Investors love having as many options as possible available to them to make a profit. Stock trading software and platforms are a dime a dozen, and option trading has become equally ubiquitous in the everyday investor’s world. However, commodities always seemed just out of reach for all but the wealthy or professional investor.
Understanding the World of Futures
Futures exchanges carry commodities, which can be traded. Futures are typically used by companies to hedge their product against adverse price movements. For example, a gold mining company may use futures to lock in a specific price for the gold it mined. Let’s say the miner wanted to lock in the price of gold at $1,100 per ounce. Let’s also say that the mined gold won’t be delivered for six months. The miner can enter into a futures contract to deliver gold at $1,100 per ounce in six months to the buyer. If gold happens to fall to $1,050 by the time the contract comes due, the miner won’t have to worry because the price of $1,100 is already locked in.
On the other hand, if the price of gold rose to $1,150 per ounce in six months, the mining company will lose out on the profit because it already agreed to the set price of $1,100 per ounce. This is where speculation comes into play: commodity traders watch and speculate where the price of a commodity will be in in three, six, or twelve months and attempt to profit off of it.
The basis of the trade is simple enough, but trying to play the futures market comes with a high barrier against entry for individual investors. Very often, trading platforms require a minimum deposit of $50,000 or more. Furthermore, mark to market accounting is used, so there’s no such thing as letting an investment ride. Let’s say the leverage on a wheat contract was 25 to 1. A $50,000 investment would then control $1.25 million worth of wheat. If wheat dropped just 1% in a day, you would stand to lose $12,500 – and that would close out at the end of the business day. Fortunes are made and lost daily in the futures market.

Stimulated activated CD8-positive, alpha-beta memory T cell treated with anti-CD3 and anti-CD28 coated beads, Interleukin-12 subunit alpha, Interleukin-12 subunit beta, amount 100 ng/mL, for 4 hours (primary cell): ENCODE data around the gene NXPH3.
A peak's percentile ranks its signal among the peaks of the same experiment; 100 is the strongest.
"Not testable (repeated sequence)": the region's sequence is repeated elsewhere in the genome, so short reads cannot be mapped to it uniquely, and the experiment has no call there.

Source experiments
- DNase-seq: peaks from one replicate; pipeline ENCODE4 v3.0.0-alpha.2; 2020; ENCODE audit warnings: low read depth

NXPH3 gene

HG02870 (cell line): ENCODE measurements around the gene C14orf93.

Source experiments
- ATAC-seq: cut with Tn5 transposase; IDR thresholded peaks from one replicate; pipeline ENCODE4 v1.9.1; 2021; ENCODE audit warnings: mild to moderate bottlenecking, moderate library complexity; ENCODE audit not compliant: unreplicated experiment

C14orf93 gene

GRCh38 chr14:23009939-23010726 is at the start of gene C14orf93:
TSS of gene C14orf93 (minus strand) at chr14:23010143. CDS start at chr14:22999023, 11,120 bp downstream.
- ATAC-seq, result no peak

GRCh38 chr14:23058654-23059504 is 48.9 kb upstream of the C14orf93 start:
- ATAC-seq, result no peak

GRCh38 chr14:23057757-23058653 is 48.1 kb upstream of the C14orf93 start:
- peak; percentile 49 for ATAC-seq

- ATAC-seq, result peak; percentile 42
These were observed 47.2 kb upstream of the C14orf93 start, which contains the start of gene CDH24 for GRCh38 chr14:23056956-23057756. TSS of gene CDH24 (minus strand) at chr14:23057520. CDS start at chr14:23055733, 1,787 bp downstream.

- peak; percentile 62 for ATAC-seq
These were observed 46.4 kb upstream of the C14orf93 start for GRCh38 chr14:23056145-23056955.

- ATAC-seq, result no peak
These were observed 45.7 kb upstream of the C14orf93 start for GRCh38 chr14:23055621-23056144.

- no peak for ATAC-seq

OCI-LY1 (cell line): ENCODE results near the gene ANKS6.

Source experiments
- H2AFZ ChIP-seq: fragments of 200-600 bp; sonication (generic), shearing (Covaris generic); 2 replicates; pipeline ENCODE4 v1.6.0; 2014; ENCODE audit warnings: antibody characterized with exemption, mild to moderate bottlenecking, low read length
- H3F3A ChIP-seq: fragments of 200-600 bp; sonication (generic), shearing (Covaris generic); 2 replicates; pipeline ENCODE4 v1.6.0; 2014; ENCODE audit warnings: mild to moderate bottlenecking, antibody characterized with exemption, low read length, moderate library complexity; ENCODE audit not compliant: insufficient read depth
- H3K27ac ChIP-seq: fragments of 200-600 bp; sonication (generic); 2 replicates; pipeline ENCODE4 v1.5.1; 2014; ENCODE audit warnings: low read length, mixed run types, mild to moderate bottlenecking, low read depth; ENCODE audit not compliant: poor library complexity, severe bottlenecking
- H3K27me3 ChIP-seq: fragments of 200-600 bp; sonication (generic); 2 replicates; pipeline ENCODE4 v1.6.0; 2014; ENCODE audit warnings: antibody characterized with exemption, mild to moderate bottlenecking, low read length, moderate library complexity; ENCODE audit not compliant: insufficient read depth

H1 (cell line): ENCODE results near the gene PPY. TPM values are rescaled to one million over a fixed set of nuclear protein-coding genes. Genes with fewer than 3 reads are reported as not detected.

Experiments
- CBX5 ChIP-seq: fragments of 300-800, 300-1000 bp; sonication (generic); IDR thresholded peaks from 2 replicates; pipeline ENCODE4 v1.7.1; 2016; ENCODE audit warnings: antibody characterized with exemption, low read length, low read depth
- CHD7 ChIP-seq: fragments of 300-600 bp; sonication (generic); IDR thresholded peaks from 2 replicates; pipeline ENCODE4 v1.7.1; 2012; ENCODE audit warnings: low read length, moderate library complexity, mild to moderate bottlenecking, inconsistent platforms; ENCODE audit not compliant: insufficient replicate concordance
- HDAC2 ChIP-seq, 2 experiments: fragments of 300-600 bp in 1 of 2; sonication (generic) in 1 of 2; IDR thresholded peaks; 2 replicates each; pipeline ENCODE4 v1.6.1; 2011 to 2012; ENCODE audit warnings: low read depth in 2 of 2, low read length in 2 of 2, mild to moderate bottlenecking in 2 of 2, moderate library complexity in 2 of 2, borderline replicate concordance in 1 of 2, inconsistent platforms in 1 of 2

Alternative Ways to Gain Commodity Exposure
Investors that want to play commodities don’t have to rely solely on the futures exchange. “Mutual funds”:http://mutualfunds.com/ and “ETFs”:http://etfdb.com/ offer the everyday investor a way to take part in this exchange through arranged portfolios designed to follow a specific commodity or group of commodities without the risk of playing the futures market.
Here’s a list of:
These types of investments are particularly attractive because they come with a manager who automatically allocates how much is placed into each commodity and when to purchase the futures contracts. It eliminates guesswork and lets you take advantage of professionals who know how the futures exchanges works.
Another option is to invest directly in commodity-based equities like energy or mining companies. These types of stocks are directly tied to their underlying commodity and profit off of its subsequent rise in value. For example, if the price of gold goes up, gold mining companies realize higher margins and can produce bigger earnings results.
The commodities space is heavily tied to macroeconomic forces; investors need to be wary of changing trends in order to avoid pitfalls. Commodities tend to to have a low correlation with other asset classes like stocks and bonds, so a bull market may mean a bearish one for commodities. Even so, investors looking to gain exposure to the commodity space should look at mutual funds, ETFs, and stocks as an alternative to purchasing risky futures contracts.